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Hibernian start manager search as Shaun Maloney gamble backfires
A damaging double derby defeat by Hearts cost the former Scotland international his job.
Hibernian are looking for another new manager after ending their gamble on Shaun Maloney after just four months.
Maloney was head-hunted by Hibs chief executive Ben Kensell and left his role as Belgium assistant manager to take up the role in December, but a damaging double derby defeat by Hearts has cost the former Scotland international his job.
Chairman Ron Gordon said in a statement: “Our hope in appointing Shaun Maloney as a young, highly-regarded coach was that he would help us take the club forward, but ultimately it didn’t work out.
“We thank Shaun and his coaching staff for all their hard work and efforts and wish them all the best for the future.”
Gordon has again shown he will not shy away from change after sacking Jack Ross in December with the club preparing for the Premier Sports Cup final.
Ross also led Hibs to the Scottish Cup final and a third-placed finish last season as well as two other semi-finals during his two years in charge.
Maloney, who took over the day after Hibs’ cup final defeat by Celtic, won his first two matches in charge against Aberdeen and Dundee United.
But Hibernian have only won one cinch Premiership game in 2022 and a 3-1 league defeat against Hearts consigned them to a bottom-six finish before they lost 2-1 to their rivals in the Scottish Cup semi-finals.
Maloney has been without a full team of players at times through illness, injury and suspension – with Scotland striker Kevin Nisbet out long term – and the club sold Australia winger Martin Boyle late in the transfer window.
Hibs, who have chairman Gordon’s son, Ian, leading their recruitment team, brought in a number of largely inexperienced players in January with the likes of Jamie Murphy, Alex Gogic and Melker Hallberg also moving on.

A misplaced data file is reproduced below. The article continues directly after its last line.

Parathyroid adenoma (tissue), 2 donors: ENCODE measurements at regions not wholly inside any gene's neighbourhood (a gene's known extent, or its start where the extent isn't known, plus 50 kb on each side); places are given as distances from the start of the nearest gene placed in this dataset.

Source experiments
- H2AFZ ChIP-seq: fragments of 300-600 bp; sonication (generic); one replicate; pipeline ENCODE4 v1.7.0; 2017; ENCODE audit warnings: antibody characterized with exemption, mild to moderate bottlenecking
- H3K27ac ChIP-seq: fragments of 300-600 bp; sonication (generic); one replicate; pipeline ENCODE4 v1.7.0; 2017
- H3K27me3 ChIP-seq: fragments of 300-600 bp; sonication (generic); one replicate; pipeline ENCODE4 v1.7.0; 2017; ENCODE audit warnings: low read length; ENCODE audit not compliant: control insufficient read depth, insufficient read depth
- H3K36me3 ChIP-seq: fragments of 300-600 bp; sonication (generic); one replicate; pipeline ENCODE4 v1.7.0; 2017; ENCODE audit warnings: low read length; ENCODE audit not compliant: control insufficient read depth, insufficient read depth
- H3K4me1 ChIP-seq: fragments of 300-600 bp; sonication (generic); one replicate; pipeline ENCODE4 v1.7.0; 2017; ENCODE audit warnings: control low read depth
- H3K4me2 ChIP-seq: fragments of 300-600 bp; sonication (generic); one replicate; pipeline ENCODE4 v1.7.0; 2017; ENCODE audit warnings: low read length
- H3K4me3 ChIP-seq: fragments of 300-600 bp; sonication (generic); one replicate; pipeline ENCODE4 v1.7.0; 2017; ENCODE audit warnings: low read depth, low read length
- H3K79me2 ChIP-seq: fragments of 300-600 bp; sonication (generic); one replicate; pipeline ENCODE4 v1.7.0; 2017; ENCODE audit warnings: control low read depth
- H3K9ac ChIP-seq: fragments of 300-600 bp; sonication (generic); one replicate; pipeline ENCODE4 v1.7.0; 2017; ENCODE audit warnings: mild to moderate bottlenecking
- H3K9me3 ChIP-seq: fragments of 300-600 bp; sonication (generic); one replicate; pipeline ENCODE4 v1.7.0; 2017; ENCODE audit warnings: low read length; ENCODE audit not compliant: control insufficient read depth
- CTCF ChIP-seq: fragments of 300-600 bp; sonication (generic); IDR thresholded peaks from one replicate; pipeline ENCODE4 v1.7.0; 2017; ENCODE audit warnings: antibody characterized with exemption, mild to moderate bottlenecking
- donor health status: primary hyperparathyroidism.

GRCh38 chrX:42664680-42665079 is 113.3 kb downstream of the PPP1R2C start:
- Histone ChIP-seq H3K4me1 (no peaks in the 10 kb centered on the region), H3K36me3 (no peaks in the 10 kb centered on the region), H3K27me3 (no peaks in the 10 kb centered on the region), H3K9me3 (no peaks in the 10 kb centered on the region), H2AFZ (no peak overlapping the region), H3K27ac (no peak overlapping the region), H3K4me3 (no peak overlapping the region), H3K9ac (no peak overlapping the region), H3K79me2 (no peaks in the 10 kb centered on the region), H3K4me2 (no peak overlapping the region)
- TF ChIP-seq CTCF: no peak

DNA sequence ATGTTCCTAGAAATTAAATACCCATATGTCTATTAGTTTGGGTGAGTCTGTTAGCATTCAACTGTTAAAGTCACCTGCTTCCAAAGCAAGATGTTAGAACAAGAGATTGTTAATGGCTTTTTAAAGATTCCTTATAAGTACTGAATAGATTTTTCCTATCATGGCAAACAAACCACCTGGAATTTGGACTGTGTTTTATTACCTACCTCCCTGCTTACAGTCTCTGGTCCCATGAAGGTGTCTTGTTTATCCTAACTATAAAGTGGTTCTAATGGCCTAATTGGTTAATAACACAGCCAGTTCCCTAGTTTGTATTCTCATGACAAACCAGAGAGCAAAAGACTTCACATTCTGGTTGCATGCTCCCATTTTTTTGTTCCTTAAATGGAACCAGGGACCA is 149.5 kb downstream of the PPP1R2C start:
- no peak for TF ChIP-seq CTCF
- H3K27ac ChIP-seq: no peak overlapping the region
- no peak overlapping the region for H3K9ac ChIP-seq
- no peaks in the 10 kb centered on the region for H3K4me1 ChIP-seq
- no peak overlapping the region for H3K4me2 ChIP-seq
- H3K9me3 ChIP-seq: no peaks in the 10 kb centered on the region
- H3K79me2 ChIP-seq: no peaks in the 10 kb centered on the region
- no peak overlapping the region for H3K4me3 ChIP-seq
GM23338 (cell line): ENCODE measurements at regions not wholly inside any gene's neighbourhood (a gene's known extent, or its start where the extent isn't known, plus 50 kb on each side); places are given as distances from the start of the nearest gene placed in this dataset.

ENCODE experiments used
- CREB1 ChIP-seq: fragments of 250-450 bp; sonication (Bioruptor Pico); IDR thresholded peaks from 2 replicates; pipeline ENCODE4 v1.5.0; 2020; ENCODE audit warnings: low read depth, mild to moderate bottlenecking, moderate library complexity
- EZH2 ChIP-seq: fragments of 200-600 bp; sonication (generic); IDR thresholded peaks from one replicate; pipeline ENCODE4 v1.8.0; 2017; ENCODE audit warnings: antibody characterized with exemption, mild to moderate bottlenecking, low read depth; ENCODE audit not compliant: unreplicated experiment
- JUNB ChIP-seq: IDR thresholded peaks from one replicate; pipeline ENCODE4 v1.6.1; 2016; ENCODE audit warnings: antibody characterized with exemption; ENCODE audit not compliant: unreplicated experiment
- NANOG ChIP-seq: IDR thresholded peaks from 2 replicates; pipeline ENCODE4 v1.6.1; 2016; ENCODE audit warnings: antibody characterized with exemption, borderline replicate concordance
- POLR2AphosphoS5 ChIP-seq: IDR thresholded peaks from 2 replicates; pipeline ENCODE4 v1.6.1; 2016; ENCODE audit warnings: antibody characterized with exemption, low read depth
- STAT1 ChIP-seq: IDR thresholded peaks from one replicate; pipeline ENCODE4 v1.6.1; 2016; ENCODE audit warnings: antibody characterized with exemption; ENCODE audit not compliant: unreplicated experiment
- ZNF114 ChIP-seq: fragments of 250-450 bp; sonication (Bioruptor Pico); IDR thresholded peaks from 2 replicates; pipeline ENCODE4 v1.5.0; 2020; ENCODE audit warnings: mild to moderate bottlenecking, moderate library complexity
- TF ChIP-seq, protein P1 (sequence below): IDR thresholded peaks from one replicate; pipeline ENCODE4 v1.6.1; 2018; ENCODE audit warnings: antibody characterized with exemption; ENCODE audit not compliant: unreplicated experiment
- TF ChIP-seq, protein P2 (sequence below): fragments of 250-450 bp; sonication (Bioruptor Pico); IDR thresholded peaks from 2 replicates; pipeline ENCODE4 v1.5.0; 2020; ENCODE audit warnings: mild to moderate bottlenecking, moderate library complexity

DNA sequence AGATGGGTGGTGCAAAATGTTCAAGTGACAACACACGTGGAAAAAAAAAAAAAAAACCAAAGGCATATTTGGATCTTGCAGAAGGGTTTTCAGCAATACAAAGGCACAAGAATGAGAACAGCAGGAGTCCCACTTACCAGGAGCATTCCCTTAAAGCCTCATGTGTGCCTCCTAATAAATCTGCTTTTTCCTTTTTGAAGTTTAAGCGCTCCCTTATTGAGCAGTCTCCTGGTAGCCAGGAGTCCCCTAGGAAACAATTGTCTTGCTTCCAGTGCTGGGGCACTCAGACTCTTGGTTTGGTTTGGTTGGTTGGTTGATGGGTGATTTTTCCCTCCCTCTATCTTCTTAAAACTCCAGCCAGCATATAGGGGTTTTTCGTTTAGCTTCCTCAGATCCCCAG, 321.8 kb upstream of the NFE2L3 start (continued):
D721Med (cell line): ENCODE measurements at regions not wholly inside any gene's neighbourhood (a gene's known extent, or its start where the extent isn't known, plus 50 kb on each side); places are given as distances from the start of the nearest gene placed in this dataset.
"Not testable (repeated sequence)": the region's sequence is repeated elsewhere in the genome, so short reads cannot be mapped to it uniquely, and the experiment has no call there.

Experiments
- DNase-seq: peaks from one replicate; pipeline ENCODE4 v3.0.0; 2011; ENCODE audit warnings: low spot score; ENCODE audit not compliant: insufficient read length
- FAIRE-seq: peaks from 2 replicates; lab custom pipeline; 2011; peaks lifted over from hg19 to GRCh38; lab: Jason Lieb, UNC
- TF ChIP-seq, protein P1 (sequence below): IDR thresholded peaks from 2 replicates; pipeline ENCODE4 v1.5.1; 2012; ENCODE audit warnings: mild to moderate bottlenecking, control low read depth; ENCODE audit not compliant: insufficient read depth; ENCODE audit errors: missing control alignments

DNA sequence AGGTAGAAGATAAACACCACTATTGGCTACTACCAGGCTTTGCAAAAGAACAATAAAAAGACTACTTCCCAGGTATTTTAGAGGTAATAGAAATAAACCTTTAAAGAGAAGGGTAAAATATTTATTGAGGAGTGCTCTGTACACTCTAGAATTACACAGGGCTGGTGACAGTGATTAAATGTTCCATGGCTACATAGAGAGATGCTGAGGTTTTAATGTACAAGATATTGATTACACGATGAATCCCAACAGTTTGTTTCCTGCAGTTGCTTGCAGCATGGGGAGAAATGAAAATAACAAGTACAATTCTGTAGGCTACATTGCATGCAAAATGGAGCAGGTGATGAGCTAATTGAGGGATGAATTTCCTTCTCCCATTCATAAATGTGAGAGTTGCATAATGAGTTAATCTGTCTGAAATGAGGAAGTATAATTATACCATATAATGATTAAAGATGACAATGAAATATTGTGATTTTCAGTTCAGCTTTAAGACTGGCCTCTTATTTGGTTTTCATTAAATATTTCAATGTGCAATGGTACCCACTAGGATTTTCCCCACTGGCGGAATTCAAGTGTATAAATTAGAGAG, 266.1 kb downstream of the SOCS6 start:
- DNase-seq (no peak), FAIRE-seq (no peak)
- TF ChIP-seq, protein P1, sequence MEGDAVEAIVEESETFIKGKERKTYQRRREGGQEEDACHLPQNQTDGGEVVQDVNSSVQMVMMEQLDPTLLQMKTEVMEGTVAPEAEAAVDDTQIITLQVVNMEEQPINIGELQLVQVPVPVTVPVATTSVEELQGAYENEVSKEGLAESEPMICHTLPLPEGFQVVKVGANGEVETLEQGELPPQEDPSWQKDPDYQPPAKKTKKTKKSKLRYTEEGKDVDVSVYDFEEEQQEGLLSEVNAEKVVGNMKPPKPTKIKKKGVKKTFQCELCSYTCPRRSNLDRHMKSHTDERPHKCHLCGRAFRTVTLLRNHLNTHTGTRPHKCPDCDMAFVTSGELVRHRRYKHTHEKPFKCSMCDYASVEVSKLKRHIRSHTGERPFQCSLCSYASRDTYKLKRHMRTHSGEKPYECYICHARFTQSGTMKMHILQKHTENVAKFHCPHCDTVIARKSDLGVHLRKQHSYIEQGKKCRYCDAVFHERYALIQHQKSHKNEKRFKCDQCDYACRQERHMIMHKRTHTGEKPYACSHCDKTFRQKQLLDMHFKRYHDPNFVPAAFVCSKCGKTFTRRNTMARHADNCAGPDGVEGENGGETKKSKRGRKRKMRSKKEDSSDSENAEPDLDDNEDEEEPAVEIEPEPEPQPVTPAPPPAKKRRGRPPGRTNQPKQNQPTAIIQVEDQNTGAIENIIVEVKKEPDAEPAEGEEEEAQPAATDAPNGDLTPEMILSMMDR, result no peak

Maloney claimed on Saturday at Hampden that he knew “exactly” what was needed for his side to be able to compete with Hearts next season.
“I have known for quite a while the areas where we need to be better to give us an opportunity to fight for top six, top four, Europe. I have known that from very early on,” he said after his 10 men suffered a 2-1 defeat.
He will not get the chance to implement his plans with backroom staff Gary Caldwell, Valerio Zuddas and Brian Doogan also leaving with immediate effect.
Former skipper David Gray will, again, take caretaker charge for the remainder of the season with support from Eddie May and Jon Busch.
That will give Hibs the time to choose a successor, with Celtic assistant John Kennedy and former Middlesbrough and Bournemouth boss Jonathan Woodgate among those being linked with the post.
The club have come in for major criticism, with Maloney’s former Celtic team-mate Chris Sutton hitting out at the decision on Twitter.
“This is ridiculous,” Sutton said. “He’s hardly been in the door 5 minutes… what message does this send to young aspiring coaches??”
Former Hibs skipper Ian Murray, who is guiding Airdrie to another promotion charge, told BBC Radio Scotland: “Four months is nothing, it really isn’t. What I struggle to comprehend is how you can put ideas across to a board of directors and they think it’s good and then four months later they decide it’s not a good idea any more.
“Obviously results weren’t to the standard that Hibs expect or should be at, but Rome wasn’t built in a day. It’s very, very difficult to have such a drastic change that Shaun wanted to do in terms of style of play. He was backed to do that four months ago and suddenly he’s not.”
Former Hibs midfielder Stuart Lovell had similar views.
“I come from the old school where I like to see people given a fair crack of the whip and I don’t believe that Shaun Maloney has been given that,” Lovell told Sky Sports News.
“I think we just seem to be in this modern world of professional football where if someone has a poor run of results, there is a hire-and-fire-’em attitude from certain clubs. I don’t agree with it.
“I wonder if the board at Hibs, if they had their time again, would give Jack Ross more opportunity to turn results around because I think his results during his tenure had earned that.
“They decided to go down the route of getting a young, inexperienced but, in their words, exciting young coach in Shaun Maloney.
“I think any manager is entitled to get more time than four months and just one transfer window, which of course was a January transfer window, which is never as easy to move players out or move players in.”